ConnectiCon, Part 2
I spoke at length on Tuesday about how much ConnectiCon means to me. Today I’m going to speak about the event I host at ConnectiCon which has arguably become the main event of the weekend: THE DEATH MATCH.
Its proper name is the Cosplay Death Match, but that doesn’t sound as metal.
Years ago I was asked to host ConnectiCon’s Cosplay Chess Match as a last-minute replacement. I agreed, thinking it would be a one-time thing. I had a lot of fun and the crowd really seemed to like me. So they asked me to come back and do it again the next year. And the next year. And the next. It turns out I’m pretty good at keeping a crowd lively and entertained!
One year, after the Chess Match had completed, we had some leftover participants who didn’t get to compete in our nerdy human chess game and we had some time to kill. So, on the fly, I came up with the idea to put the leftover participants side-by-side and let the crowd choose who should win a fight between them by cheering as loud as they could for their favored cosplayer. It was an impromptu arrangement that was a thunderous “epilogue” to the Chess Match. It gave me an idea. ConnectiCon should have an entire event of just that. ConnectiCon’s convention chairman agreed to let me try out my idea.
THE DEATH MATCH was a tremendous success. Year after year the crowd grew and grew until it was moved into the “main event” spot of Saturday night’s convention programming.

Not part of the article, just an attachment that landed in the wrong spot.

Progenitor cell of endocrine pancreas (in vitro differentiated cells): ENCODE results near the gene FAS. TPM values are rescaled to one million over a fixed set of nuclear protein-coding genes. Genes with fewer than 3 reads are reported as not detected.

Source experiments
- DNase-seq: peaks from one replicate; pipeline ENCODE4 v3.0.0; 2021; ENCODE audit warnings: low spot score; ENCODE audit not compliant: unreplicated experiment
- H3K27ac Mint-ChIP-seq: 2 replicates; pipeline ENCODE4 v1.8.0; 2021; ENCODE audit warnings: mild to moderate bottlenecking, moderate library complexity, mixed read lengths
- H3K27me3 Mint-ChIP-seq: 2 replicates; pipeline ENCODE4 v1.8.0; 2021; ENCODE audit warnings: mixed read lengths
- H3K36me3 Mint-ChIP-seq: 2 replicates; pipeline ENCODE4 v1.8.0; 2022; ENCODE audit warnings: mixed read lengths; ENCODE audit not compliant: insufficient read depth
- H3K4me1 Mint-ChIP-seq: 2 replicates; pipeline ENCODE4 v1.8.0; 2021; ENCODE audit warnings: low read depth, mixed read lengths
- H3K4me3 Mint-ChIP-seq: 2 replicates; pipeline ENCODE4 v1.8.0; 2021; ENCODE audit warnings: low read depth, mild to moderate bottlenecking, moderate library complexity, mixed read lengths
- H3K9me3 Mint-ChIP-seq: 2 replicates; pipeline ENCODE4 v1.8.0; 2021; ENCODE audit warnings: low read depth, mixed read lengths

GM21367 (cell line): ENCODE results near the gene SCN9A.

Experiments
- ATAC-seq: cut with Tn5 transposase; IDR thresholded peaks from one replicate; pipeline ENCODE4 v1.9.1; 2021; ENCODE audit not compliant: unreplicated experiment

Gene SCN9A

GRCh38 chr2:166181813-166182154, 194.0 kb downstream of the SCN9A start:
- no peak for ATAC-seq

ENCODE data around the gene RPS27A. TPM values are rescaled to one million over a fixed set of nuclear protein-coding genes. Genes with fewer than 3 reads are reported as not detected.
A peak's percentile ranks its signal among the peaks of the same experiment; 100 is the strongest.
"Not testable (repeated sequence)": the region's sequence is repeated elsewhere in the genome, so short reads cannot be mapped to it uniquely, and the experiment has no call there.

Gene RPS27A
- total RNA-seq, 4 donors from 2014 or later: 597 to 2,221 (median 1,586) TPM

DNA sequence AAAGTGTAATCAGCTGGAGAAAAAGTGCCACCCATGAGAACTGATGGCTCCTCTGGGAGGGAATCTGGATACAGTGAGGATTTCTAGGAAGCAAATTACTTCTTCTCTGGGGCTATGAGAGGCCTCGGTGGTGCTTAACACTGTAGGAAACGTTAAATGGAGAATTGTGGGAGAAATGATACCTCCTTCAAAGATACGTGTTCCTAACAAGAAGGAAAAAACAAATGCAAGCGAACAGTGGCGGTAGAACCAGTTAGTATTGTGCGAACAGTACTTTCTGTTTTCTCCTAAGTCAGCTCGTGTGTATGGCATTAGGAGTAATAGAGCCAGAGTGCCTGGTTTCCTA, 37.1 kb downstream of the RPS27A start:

I love hosting The Death Match. I get to work with amazing cosplayers and play with a lively, enthusiastic crowd. There’s something a little different about it every year, and that’s the kind of magic only live performance can cast. Will the crowd cheer for the best costume? Will they cheer for the cosplayer who’s most in-character? Will it be a combination of both? Will they boo or cheer my Dad jokes? I cannot even begin to anticipate what any given year will be like, and that thrills me. I make no plans going in to The Death Match. I leave myself open to the experience and go with the flow as much as possible, but it’s also my responsibility to keep the show on-track and guide it where it needs to go.
I can claim credit for the idea of The Death Match, but I cannot claim ownership of it. It’s not “my” show. The Death Match is the relationship between me, the participants, the crowd, and the crew. It’s an almost perfect collaboration that would be ruined if any one of those aspects tried to “take over.” The Death Match is a rare experience and if you can make it to ConnectiCon, I highly recommend sticking around for the main event of the weekend.